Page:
Foray into the 18th Century


I had desperately wanted to make another 18th century gown right after Outlander Claire garden cosplay. I wanted to apply what I learned from the Garden dress to a new project and I was not going to do it in a small way.

Fast forward a year, I’d finished a few NDA projects and was eager to get back to working on my own. So began the researches that kept me up till the wee hours of night, looking at extant garments, and being inspired by the fabulously inventive historical costume makers of our time and past. When making the garden encounter dress, I was doing it in the blind with modern techniques to capture the essence of details from the show’s photos. But after doing a ton of research I found more historical appropriate way of making garments, and manipulate All. Those. Pleats!

About 4 months ago, I found out about a Lavender Festival in Kingston and a formal garden minutes away. I knew it would be the perfect setting for a 18th Century photoshoot. When I got confirmation for the entry tickets, I had a deadline.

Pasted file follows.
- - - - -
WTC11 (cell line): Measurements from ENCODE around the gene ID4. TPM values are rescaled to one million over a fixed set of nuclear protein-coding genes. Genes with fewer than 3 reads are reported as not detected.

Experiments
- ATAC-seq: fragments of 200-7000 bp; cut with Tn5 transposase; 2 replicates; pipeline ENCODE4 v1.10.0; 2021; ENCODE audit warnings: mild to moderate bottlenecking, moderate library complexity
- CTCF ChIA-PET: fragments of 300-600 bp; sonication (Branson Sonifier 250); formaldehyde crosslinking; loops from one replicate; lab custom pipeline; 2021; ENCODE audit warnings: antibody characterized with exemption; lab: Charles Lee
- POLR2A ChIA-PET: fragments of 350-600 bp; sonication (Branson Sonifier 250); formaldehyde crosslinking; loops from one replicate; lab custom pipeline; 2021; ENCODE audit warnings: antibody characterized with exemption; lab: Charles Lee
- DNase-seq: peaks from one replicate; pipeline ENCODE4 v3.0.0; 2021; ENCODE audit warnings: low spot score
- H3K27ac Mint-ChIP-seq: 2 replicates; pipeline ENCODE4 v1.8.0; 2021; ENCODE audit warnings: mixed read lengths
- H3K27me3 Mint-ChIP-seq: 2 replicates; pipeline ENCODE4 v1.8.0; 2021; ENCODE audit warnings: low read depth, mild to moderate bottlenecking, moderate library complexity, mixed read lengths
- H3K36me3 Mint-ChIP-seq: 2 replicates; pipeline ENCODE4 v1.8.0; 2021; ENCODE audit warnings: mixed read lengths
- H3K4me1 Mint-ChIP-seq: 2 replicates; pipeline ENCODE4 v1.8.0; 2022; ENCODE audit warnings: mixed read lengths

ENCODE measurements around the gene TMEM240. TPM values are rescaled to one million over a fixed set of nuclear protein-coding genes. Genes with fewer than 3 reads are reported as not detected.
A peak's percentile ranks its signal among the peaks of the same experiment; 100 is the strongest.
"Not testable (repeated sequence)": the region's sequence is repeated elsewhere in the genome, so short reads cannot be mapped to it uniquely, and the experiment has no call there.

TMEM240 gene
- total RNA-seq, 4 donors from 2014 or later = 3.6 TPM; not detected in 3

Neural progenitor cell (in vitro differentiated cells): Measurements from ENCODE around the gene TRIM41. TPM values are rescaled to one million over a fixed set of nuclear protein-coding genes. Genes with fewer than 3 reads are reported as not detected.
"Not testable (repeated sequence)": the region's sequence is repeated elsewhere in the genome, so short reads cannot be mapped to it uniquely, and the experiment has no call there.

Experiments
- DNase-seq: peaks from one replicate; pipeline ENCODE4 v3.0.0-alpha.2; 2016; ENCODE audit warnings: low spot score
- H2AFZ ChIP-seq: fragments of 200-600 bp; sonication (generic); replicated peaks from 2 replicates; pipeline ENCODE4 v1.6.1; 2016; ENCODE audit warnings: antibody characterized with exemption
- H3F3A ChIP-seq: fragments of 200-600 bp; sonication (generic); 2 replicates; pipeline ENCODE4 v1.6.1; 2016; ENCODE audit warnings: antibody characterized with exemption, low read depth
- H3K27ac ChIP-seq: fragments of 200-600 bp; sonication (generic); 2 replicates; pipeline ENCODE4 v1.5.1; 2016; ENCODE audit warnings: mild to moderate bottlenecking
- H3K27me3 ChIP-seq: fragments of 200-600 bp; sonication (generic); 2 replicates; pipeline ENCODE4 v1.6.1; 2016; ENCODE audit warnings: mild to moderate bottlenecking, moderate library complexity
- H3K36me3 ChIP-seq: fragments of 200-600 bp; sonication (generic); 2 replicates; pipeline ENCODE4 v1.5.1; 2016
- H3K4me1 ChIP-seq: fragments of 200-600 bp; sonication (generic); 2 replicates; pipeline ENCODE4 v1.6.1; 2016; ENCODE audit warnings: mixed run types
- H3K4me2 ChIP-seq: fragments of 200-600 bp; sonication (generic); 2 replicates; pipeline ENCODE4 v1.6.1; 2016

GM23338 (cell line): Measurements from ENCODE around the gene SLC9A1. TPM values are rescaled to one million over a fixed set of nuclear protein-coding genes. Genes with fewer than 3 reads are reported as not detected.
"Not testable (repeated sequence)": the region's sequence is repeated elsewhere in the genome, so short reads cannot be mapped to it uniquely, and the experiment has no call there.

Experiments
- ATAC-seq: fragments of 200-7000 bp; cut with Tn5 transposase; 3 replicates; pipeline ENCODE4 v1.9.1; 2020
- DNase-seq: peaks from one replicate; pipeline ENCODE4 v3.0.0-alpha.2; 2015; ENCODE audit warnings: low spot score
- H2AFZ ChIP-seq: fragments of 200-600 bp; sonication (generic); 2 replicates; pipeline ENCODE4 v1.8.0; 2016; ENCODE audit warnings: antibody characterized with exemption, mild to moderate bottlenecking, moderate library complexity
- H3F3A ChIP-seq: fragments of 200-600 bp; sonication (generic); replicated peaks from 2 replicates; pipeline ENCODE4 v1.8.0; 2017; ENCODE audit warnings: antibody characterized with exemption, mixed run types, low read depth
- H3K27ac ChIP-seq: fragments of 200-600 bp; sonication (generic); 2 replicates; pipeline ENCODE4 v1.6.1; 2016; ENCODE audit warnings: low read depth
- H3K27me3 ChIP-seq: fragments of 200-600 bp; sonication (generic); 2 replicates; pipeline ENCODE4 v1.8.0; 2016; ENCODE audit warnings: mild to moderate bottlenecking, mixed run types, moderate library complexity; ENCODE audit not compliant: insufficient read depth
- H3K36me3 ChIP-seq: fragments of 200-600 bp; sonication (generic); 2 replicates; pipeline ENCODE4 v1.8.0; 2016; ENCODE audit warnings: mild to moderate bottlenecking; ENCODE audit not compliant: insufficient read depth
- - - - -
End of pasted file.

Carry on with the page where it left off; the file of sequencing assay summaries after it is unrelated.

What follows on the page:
Because above all, costuming to me is about a beautiful fantasy, fun communal experience, I asked my friend @embracethedarkanddreary if he would be open to shoot w/me, unbeknownst to either of us what dress would be made. I also reached out to the gorgeous, quirky PNW costumer @Diystopia to see if she would collaborate with me. When everyone graciously agreed to do it, I had a commitment.

When Stars Collide it makes magic; and magic is what sparked!

I worked faster after having deadline and commitments. Even though I had a sac gown in mind, I settled on the English Robe,. I had two fabric choices, both are 2nd hand yardages from @seattlerecreative - One is a golden twill and light blue plain weave. Both are beautifully striped, and both are lovely 10+ yardages that would work in either a robe a la francaise or a Robe a l'anglaise. Ultimately I picked the light blue fabric because of the airy light weight, the ivory undertone, its ability to hold pleat shapes and the multicolored (but tonal) stripes in the pattern.
Since this is a garden day dress, I didn't want to add excessive trim to the dress. I do want it to be elaborated made. So it was even more important to use the variegated stripes in a creative way. I placed the solid stripes on the shirred robing; while the rosette/sleeve band, and hat trims were of the micro stripes. I also want some elements and curved repeated. I wanted to use the same curve of the top sleeve ruffle at the bottom ruffle, and pinked the edges. The chiffon for the engageantes are left over scraps from another project and the delicate bobbin lace trim is from @pacificfabrics
Photo by @embracethedarkanddreary with @ah_que_la_maguita assisting.


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